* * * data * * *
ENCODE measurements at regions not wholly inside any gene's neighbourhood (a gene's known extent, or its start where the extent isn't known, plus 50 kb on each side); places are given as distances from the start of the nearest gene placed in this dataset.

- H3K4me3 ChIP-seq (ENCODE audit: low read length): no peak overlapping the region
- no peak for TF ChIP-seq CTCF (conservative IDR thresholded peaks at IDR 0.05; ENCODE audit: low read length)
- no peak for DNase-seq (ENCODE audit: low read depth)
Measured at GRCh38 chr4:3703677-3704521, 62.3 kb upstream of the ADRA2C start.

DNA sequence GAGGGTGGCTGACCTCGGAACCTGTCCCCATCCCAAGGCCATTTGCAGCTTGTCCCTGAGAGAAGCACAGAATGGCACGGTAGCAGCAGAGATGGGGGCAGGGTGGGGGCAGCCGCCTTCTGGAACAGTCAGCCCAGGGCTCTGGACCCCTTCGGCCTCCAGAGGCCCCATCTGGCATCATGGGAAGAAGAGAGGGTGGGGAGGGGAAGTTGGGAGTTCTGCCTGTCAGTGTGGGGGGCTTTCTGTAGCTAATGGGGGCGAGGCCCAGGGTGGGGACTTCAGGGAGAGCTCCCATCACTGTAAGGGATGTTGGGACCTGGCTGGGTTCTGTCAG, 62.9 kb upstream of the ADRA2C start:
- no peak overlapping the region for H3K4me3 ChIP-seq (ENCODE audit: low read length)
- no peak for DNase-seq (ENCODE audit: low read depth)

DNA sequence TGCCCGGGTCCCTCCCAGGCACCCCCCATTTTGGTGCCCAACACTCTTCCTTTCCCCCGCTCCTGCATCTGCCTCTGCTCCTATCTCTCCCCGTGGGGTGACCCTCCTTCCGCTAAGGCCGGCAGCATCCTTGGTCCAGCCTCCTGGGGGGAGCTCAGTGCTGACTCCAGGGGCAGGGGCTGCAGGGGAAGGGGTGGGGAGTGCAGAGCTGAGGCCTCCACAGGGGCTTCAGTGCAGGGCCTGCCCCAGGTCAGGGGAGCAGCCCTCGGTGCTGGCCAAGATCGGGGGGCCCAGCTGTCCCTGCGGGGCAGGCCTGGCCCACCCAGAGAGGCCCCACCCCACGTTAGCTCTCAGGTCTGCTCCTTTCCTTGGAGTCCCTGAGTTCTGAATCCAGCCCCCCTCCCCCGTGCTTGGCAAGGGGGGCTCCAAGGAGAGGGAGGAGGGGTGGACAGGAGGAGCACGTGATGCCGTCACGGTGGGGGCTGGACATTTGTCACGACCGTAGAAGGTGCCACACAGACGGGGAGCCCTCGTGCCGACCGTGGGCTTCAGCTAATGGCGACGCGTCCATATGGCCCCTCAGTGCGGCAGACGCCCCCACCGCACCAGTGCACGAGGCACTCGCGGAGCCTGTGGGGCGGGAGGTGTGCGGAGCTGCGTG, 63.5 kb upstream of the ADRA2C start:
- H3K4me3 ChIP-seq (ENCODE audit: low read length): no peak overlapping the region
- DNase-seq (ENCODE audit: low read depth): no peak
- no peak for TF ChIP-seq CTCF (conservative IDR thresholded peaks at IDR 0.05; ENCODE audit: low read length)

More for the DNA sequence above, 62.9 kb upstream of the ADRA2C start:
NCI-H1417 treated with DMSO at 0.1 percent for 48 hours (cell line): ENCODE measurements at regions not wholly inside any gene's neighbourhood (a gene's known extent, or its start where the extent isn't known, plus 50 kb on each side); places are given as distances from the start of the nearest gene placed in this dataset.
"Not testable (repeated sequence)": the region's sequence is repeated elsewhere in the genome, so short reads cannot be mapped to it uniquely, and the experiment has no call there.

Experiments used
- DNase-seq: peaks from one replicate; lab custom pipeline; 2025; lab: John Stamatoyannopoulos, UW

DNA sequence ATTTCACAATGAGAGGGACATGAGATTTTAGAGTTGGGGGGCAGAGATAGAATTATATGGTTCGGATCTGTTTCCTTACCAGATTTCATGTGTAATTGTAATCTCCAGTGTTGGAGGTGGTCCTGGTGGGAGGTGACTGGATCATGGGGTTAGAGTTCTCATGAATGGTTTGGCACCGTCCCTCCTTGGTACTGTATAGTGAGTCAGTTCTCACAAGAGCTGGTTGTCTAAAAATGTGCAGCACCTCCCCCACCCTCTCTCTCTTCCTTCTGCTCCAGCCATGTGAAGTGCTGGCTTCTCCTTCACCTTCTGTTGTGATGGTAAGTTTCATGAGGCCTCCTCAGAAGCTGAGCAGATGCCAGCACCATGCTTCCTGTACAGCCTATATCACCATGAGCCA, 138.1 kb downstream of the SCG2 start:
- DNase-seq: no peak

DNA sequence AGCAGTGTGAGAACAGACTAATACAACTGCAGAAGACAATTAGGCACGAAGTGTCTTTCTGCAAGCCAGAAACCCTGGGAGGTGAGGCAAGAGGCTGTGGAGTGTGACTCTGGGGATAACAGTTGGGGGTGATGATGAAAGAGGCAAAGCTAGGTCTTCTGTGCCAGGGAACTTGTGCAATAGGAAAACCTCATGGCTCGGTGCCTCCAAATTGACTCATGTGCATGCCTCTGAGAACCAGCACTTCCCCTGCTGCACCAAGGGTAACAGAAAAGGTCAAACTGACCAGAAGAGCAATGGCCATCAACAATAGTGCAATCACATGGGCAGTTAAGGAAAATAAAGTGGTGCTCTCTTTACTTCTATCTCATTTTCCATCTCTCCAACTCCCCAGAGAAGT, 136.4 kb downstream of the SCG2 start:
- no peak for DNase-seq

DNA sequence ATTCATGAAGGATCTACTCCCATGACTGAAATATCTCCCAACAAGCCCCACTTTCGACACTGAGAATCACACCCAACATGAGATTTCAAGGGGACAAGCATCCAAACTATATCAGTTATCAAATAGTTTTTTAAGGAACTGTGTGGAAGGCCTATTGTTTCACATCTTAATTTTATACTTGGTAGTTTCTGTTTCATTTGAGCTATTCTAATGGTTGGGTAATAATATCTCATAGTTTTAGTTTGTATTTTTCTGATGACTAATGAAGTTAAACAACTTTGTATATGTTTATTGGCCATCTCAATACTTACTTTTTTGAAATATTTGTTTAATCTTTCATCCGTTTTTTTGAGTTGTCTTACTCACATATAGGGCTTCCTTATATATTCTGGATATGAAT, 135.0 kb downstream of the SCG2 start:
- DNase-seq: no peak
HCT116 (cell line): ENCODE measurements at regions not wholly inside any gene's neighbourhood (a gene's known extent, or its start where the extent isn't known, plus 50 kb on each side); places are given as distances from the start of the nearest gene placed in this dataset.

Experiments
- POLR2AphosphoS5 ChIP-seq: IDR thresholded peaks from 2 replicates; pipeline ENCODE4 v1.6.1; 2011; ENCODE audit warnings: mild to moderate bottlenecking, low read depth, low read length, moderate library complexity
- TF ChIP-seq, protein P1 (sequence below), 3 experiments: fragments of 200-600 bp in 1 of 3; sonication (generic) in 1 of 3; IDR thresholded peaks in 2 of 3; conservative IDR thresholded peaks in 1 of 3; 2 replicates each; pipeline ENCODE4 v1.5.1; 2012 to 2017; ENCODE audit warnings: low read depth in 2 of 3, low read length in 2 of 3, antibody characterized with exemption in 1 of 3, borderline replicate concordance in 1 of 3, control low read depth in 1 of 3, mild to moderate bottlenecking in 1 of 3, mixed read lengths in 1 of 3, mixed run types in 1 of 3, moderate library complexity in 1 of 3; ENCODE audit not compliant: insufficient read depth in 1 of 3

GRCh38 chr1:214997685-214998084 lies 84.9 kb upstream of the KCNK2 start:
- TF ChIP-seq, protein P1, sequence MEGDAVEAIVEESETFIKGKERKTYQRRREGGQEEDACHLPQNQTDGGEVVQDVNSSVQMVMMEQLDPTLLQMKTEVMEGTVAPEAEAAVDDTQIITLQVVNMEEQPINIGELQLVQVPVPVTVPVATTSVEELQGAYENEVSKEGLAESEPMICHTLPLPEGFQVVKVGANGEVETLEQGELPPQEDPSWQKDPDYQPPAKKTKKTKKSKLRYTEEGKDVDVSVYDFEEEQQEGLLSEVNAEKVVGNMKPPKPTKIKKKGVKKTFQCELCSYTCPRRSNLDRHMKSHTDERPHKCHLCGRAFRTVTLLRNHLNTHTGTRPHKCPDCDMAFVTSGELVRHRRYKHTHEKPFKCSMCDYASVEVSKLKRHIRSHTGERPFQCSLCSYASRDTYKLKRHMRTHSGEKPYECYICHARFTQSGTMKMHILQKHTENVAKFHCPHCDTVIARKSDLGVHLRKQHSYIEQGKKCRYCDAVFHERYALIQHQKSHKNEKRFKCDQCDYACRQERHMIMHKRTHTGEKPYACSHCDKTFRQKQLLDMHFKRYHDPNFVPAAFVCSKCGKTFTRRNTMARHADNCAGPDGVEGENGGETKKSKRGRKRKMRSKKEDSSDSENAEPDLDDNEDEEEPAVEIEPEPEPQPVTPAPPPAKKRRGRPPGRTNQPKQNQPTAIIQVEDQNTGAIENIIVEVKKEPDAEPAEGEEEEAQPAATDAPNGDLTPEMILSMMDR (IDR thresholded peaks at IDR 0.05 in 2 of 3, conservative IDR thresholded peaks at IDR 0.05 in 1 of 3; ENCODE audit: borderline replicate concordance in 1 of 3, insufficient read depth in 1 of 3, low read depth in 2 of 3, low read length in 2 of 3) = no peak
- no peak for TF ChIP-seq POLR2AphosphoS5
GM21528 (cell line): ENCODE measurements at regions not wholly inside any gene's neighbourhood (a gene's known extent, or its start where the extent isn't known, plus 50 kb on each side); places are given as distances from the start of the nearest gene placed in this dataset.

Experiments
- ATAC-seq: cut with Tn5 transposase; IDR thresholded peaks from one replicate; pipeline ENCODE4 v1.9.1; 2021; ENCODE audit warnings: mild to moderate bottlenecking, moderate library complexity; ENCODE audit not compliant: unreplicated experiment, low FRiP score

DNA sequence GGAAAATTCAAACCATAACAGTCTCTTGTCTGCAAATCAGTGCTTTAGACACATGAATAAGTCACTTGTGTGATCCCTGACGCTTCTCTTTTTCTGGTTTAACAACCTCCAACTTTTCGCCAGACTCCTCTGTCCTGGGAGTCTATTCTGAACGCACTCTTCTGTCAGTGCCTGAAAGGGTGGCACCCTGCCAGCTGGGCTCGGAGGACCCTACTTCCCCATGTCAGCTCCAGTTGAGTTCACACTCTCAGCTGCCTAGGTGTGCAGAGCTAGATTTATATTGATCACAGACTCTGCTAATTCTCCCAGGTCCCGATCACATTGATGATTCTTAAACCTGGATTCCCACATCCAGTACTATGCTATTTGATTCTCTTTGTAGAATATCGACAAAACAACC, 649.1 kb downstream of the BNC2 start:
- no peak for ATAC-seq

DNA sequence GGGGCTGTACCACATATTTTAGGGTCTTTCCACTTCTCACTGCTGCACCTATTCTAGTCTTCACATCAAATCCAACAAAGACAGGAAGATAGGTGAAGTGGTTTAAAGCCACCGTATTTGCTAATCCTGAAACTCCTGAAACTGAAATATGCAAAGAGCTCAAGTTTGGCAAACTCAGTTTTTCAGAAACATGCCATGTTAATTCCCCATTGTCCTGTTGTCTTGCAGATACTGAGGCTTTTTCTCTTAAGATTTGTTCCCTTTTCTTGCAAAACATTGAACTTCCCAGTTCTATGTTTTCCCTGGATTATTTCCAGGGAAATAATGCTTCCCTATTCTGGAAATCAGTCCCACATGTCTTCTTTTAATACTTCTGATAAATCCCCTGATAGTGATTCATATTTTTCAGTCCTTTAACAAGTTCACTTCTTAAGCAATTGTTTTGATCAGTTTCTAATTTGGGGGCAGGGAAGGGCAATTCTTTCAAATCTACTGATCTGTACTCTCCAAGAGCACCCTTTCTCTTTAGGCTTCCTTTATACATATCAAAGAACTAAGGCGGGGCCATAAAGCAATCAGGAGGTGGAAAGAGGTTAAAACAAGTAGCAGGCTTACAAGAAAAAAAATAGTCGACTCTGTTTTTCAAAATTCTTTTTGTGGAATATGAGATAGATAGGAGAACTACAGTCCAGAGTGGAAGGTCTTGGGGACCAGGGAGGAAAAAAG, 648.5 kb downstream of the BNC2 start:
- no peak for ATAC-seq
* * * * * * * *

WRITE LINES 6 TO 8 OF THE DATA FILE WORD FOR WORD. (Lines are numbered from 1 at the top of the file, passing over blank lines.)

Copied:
DNA sequence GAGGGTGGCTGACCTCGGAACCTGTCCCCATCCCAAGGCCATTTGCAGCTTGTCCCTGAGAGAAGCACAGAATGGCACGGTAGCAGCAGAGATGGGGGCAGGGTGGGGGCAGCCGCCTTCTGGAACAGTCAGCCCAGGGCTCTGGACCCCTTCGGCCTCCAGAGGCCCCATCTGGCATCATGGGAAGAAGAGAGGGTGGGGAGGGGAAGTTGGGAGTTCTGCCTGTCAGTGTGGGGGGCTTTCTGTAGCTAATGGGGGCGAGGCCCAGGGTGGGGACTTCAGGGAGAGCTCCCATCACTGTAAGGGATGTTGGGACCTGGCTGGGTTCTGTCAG, 62.9 kb upstream of the ADRA2C start:
- no peak overlapping the region for H3K4me3 ChIP-seq (ENCODE audit: low read length)
- no peak for DNase-seq (ENCODE audit: low read depth)